- will the technology and information rate keep increasing indefinitely, or at least long enough for the Singularity to happen?
- will the "window of prediction" actually reach zero at some point in time? or will it perhaps asymptotically ( = never reach) approach zero, or perhaps it will stabilize at some average timespan that society/culture as a whole can still comprehend, somewhat (the "speed of culture"?)
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nurbldoff

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Re: What does everyone here think of Transhumanism?
« Reply #52 on: November 18, 2008, 10:34:21 pm »
I haven't really researched the idea of the Singularity but I think it's sometimes traced back to Teilhard de Chardin, who was a jesuit BTW, and his ideas of mankind basically evolving into god, or something like that. But generally the idea in its modern form is usually credited to Vernor Vinge, who's just a pretty good SF writer (and mathematician I think). But I do get disturbing "rapture" overtones from some transhumanist people.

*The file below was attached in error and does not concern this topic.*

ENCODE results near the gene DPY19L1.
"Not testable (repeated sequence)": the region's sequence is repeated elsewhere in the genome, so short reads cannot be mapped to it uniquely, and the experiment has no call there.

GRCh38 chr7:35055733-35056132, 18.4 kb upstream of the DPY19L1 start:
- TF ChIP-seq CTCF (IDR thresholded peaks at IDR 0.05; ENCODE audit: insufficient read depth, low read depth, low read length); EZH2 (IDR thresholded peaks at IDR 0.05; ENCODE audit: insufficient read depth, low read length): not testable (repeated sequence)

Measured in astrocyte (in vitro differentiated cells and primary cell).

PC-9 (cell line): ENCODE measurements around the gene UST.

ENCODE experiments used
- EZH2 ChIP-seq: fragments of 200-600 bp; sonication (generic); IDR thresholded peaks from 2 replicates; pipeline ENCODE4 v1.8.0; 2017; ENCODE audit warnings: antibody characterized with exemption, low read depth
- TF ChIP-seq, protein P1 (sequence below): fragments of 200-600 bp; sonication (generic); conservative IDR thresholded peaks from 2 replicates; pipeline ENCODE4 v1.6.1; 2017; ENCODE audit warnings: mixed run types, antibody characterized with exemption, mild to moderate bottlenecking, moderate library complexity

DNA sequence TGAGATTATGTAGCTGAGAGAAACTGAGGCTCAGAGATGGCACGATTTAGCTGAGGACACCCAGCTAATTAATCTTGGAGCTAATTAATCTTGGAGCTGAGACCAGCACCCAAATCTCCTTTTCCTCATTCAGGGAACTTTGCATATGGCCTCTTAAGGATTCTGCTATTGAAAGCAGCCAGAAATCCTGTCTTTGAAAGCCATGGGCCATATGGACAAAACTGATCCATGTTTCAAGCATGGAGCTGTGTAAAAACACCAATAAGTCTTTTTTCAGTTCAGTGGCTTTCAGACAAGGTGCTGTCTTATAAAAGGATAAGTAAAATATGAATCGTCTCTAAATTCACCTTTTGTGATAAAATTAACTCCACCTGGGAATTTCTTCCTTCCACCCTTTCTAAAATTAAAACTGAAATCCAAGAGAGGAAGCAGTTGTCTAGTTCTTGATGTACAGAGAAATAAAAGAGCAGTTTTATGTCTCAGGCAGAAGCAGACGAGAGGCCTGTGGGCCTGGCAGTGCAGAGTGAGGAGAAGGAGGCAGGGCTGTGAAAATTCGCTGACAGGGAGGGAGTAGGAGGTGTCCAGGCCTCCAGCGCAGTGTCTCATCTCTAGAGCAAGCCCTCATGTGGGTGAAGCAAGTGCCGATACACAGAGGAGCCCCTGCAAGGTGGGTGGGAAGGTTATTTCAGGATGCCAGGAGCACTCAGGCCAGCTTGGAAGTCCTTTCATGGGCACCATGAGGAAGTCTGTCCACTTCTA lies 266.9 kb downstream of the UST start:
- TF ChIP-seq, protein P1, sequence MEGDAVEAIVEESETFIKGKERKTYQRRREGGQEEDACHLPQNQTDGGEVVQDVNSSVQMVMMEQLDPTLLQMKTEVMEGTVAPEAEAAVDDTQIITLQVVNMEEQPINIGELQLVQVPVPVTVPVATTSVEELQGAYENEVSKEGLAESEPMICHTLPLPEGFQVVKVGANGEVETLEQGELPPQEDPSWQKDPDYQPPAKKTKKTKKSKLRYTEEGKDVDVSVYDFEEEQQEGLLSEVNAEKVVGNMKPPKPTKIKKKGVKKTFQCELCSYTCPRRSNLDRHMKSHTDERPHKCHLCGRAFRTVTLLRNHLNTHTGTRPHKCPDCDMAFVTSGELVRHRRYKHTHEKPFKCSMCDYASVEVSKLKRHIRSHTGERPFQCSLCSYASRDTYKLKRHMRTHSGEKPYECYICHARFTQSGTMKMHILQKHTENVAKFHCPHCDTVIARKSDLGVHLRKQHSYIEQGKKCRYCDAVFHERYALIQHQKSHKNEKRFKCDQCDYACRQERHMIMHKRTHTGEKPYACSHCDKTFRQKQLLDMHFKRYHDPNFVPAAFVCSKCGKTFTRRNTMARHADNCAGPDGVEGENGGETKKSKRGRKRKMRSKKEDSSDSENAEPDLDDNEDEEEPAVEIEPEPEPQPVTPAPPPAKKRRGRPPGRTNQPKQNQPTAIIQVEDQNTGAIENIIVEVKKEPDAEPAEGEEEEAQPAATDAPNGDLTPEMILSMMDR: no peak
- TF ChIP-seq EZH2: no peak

Aaanyway, I'm not saying the singularity won't happen (although I'm skeptical) I'm just saying there's not really any point in theorizing about it because it wouldn't be a "singularity" if we could understand it. I'm not prone to predicting doomsday scenarios, but I can't say I'm looking forward to the event horizon...

I've also read a few SF novels basically just using the singularity as a "magical" explanation for all sorts of weird stuff. Pretty lazy IMHO.
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Re: What does everyone here think of Transhumanism?
« Reply #53 on: November 19, 2008, 02:09:26 pm »
I've also read a few SF novels basically just using the singularity as a "magical" explanation for all sorts of weird stuff. Pretty lazy IMHO.

Are you referencing "Childhood's End," by Arthur C. Clarke? That book had more holes in it than a snitching mobster, post-exposure.
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Re: What does everyone here think of Transhumanism?
« Reply #54 on: November 19, 2008, 08:02:53 pm »
Interesting thoughts ITT.



I hadn't considered the christian parallels --

The Dark Ages : Doomsday ::